I love horror films, but there are some film-buffs who make me feel ashamed about this fact. They argue that horror films are misogynistic, pointing out that the body count of a typical “slasher” film has a lopsided male-to-female ratio. They’re also quick to add that these murdered women usually indulge in recreational drug use and promiscuity prior to their executions. What’s the message, these astute movie lovers ask? The answer: Girls who enjoy themselves are condemned to die an awful, violent death. Extremely punitive measures for moral sin—the ultimate form of “slut shaming.”
These critics go so far as to remind us that even when the main protagonist is a “good girl” who abstains from carnal transgressions and soul-tainting libations—and thusly survives the killer’s murderous onslaught—she’s often put through the wringer. Physically and emotionally brutalized beyond all comprehension, her body’s battered and her psyche’s pummelled. She may have temporarily defeated the villain but she’s permanently transformed, from a perky little prig to a disheveled and fearful mess.
To a certain extent, I agree with these pro-feminist film historians. Horror films rely on the viewer’s heightened arousal for their effectiveness—and teasing us sexually, as well as playing on our fears, is part of the experience. But maybe it’s time for a change.
I’d like to proffer an examination of a film where the typical male/female scenarios aren’t merely flipped, but scrapped all together.
So vulnerable, she makes me sexist.
But… is there really a film that alters these situations significantly? Is it possible for the narrative to deviate from the archaic woman-is-victim-to-man formula and still retain fresh, exciting surprises that’ll thrill audiences? Can these male/female roles be inverted?
I know—what if the pure, virginal damsel-in-distress and the deranged homicidal maniac were the same person? Hmmm…
How could such a tricky maneuver be executed on film? How would an actress tackle the roles of both scream-queen and psycho-killer? And, could there still be some aspects of misogyny thrown into the mix, just for old times sake?
We get all of this (and much more) in Roman Polanski’s 1965 psychological-horror film Repulsion, his first English-speaking film.
Yes, I know. I’m suggesting that Roman Polnaski—the infamous and polarizing director whose love life could’ve been written by the Marquis de Sade—has made a film that does justice to the societal pressures placed on women, while also addressing the imbalance of sexual power in horror films. (Please don’t laugh.)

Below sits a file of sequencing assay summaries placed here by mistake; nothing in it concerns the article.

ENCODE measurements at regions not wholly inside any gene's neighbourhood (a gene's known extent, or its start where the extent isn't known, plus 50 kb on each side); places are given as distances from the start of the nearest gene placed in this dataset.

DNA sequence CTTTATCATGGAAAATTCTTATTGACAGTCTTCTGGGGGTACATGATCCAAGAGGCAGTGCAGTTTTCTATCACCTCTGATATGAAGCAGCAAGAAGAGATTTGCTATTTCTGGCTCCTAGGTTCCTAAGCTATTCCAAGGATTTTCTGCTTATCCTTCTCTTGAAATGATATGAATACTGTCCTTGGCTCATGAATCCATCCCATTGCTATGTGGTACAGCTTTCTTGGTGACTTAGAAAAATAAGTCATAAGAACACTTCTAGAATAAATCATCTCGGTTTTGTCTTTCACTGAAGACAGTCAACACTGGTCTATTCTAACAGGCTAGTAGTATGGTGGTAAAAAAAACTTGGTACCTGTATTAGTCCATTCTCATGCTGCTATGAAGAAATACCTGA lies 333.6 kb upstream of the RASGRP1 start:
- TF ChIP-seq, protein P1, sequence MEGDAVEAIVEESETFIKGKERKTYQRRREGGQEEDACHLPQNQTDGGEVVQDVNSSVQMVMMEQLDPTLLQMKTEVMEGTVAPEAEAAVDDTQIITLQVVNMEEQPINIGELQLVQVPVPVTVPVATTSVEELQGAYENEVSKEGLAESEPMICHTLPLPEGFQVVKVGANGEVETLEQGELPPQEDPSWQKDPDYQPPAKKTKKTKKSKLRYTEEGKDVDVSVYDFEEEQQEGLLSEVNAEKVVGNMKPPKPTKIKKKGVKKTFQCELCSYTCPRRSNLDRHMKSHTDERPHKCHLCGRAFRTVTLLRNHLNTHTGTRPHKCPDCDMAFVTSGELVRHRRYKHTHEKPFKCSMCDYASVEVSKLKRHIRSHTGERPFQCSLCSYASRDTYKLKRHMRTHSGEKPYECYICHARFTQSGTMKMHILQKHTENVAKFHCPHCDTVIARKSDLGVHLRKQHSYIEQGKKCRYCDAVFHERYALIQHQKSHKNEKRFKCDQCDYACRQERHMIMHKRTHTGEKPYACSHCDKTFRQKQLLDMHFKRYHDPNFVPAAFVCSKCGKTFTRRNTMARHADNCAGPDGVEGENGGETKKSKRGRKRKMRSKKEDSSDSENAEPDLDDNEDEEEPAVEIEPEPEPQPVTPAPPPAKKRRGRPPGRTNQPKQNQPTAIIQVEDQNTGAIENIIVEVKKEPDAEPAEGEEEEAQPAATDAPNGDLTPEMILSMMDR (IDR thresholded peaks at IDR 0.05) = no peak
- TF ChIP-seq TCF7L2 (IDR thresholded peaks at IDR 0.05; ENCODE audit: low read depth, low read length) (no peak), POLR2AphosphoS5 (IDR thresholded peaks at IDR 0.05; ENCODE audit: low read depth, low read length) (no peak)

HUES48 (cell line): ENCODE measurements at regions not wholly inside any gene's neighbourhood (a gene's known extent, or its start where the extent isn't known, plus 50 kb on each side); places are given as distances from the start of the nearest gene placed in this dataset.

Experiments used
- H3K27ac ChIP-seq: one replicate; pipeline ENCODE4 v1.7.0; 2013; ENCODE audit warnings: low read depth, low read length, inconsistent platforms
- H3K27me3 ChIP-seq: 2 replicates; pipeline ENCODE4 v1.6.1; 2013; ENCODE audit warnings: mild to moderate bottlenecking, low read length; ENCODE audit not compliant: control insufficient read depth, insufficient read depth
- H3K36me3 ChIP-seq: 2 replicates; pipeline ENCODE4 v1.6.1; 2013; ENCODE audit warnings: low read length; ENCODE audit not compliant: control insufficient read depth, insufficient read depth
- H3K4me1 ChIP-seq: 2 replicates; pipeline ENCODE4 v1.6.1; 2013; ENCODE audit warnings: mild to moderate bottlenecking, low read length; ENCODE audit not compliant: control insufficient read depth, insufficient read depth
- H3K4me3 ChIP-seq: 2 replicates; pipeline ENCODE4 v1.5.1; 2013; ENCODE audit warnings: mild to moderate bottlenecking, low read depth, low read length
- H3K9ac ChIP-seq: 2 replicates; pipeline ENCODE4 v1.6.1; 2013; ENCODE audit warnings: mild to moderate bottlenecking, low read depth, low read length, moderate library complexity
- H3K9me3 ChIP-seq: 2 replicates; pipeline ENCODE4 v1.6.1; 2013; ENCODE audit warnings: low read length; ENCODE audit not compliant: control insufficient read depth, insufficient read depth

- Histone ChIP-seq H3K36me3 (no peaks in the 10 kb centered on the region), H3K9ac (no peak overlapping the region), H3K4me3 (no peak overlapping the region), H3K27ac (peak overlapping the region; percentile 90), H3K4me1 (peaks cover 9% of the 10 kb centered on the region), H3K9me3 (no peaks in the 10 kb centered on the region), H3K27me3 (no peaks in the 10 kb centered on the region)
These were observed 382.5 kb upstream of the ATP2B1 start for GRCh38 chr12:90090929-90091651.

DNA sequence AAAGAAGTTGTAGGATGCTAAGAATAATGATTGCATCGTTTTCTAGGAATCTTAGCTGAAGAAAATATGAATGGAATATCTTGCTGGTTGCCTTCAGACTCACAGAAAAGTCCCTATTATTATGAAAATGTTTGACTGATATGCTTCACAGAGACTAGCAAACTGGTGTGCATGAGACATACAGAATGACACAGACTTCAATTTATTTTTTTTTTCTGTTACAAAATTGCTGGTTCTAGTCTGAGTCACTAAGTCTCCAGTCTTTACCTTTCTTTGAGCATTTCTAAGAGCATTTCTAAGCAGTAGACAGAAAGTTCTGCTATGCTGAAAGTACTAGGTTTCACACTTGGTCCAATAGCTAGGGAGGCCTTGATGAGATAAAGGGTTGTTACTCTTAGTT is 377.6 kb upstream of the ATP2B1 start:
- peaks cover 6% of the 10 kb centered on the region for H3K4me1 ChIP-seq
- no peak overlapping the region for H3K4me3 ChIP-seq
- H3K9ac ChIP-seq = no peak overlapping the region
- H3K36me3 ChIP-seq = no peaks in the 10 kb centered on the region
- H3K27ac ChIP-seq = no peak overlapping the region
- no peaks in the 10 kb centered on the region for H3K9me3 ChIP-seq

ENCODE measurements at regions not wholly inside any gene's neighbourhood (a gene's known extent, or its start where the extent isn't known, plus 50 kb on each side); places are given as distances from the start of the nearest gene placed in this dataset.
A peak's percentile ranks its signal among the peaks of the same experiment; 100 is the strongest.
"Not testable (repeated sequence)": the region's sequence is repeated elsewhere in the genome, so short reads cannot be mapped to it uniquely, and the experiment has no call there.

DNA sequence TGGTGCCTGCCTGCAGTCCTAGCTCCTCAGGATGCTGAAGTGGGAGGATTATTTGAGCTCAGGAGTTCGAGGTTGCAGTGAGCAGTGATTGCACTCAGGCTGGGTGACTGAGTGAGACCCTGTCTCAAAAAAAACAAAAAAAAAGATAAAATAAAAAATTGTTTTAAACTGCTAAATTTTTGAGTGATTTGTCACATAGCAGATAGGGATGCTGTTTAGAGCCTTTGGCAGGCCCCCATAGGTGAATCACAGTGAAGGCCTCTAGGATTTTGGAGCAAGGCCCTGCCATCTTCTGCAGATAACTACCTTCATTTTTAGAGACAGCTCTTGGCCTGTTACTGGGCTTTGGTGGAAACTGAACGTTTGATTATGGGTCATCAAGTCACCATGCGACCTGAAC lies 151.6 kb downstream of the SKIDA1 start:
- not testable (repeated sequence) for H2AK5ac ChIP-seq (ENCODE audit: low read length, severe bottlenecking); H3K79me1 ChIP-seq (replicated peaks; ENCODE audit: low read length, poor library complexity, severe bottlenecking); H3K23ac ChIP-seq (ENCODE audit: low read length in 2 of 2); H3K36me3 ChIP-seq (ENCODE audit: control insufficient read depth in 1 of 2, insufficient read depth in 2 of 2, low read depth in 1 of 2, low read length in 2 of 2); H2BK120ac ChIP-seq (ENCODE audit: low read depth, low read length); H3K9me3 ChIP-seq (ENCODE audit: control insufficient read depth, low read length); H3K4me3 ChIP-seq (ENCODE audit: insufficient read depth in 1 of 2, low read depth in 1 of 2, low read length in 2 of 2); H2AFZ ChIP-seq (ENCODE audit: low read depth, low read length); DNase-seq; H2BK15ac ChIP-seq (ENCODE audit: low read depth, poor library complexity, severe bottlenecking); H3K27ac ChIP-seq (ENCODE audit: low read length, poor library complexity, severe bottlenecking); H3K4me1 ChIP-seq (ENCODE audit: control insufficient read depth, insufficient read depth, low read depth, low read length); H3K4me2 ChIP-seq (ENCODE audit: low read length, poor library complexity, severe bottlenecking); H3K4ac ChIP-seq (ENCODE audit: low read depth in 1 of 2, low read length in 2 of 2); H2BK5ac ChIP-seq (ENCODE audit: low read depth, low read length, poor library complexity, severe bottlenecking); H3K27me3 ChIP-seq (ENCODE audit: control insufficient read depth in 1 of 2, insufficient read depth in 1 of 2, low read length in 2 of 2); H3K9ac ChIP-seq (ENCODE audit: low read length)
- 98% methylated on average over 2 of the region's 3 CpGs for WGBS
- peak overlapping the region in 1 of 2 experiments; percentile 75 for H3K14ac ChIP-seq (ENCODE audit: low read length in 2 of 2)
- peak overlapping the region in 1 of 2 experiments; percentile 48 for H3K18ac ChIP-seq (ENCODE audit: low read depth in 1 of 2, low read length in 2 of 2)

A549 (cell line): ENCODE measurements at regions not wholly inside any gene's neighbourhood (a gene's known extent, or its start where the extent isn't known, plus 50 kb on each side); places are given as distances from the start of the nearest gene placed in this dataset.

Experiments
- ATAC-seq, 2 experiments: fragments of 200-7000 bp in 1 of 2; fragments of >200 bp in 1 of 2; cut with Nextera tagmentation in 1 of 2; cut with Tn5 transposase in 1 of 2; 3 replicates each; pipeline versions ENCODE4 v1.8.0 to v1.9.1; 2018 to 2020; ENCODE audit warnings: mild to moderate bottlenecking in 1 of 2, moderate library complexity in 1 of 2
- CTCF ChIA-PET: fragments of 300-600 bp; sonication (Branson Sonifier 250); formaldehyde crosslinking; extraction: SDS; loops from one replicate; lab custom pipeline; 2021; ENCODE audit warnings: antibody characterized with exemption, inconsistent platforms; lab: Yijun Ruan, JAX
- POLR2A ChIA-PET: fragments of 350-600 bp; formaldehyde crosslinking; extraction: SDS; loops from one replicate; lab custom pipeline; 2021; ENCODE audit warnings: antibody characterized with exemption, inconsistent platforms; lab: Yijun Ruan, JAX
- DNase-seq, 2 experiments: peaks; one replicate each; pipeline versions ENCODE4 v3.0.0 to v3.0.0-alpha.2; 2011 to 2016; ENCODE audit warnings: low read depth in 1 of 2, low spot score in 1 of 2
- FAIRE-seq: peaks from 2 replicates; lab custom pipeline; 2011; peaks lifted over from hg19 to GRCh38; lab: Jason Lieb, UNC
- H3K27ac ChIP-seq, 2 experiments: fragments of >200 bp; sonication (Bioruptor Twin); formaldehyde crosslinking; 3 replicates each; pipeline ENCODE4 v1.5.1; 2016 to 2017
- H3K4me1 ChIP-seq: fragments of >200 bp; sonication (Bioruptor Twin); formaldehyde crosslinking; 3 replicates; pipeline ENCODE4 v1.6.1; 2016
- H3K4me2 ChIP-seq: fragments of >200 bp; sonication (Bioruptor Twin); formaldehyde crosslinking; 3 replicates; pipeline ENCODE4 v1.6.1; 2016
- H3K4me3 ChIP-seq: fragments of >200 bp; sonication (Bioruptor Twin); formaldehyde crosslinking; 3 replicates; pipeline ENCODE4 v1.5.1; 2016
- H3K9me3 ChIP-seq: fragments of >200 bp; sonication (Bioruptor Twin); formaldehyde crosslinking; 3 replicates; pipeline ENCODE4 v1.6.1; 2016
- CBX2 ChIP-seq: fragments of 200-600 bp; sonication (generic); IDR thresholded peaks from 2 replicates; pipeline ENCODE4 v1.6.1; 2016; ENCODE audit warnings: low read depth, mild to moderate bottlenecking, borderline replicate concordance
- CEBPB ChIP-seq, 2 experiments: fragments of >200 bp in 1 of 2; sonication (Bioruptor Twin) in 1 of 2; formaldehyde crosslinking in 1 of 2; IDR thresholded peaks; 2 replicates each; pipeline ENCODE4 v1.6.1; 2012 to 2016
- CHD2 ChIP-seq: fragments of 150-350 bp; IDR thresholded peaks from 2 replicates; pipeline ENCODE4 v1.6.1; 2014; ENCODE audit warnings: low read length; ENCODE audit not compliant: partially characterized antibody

Polanski’s Repulsion depicts the mental deterioration of Carol Ledoux, a beautiful yet disturbed young woman who simply cannot assume ownership of her emerging sexuality. Despite a handful of moments where Carol displays a fleeting fascination with her blossoming impulses, she finds male expressions of sexual interest undesirable due to an intense fear of physical intimacy and a disgust for men. Carol’s a virgin who represses her natural urges while struggling to stifle the deep-seated anxieties produced by these unfulfilled desires. This hyper-vigilant denial causes her already unhealthy mental state to fracture, driving her to madness and, eventually, murder.
A manicurist who anxiously bites her own nails, Carol is a quiet Belgian girl who appears out-of-touch with her environment. Her remote personality and blank, expressionless face make her seem entranced at times, even hypnotized. Walking the streets of London like a zombie, she scuttles back and forth between her ironic job at a beauty salon and the apartment she shares with her sexually-active sister, Helen (Yvonne Furneaux). Initially, Carol appears to be shy, particularly around men; she seldom makes eye-contact, rarely acknowledges others, and doesn’t speak very often or coherently. However, when Helen begins an affair with Michael (Ian Hendry), a married man who visits for loud afternoon love-making sessions, Carol begins to display a severe emotional detachment with the outside world.
From there, she begins treating men who approach her—such as her amiable, would-be suitor Colin (John Fraser), or the leering, sexually-aggressive construction workers on the street—as white noise. Their voices are the static hum of unwanted attention, buzzing somewhere beyond her scope of consciousness. Yet rather than politely rebuff Colin by stating a lack of interest or protesting the construction workers’ ribald appreciation, Carol opts to mentally remove herself from these uncomfortable moments. This “checking-out” suggests that, despite her distaste and revulsion towards their predatory advances, Carol actually enjoys attention from males, on some level.
After all, rejecting Colin’s overtures would put an end to his persistent courting, just as an assertive dismissal of the construction workers’ flagrant appraisals would make them reconsider their approach. By extension, these confrontations would force Carol to acknowledge her purposefully oblique awareness of sex—which is absolutely the last thing she wants to do. Retreating into herself, Carol can receive attention from Colin and the construction workers without having to reciprocate or, even worse, admit to the sexual nature of their intentions.
Carol is portrayed by the French actress Catherine Deneuve, whose natural loveliness and understated mannerisms add a sense of realism to this otherwise surreal exploration of feminine identity in-crisis. The choice to cast Deneuve is what makes Repulsion work—her muted performance allows the audience to experience Carol’s ambiguous yearnings and repressed sexuality. By getting her personality out of the way, Deneuve creates an unrelenting tension between her attractiveness and Carol’s intense fear of sex. (Her beauty also makes the film’s vivid plunge into carnage and insanity just a tad bit easier to digest, too.)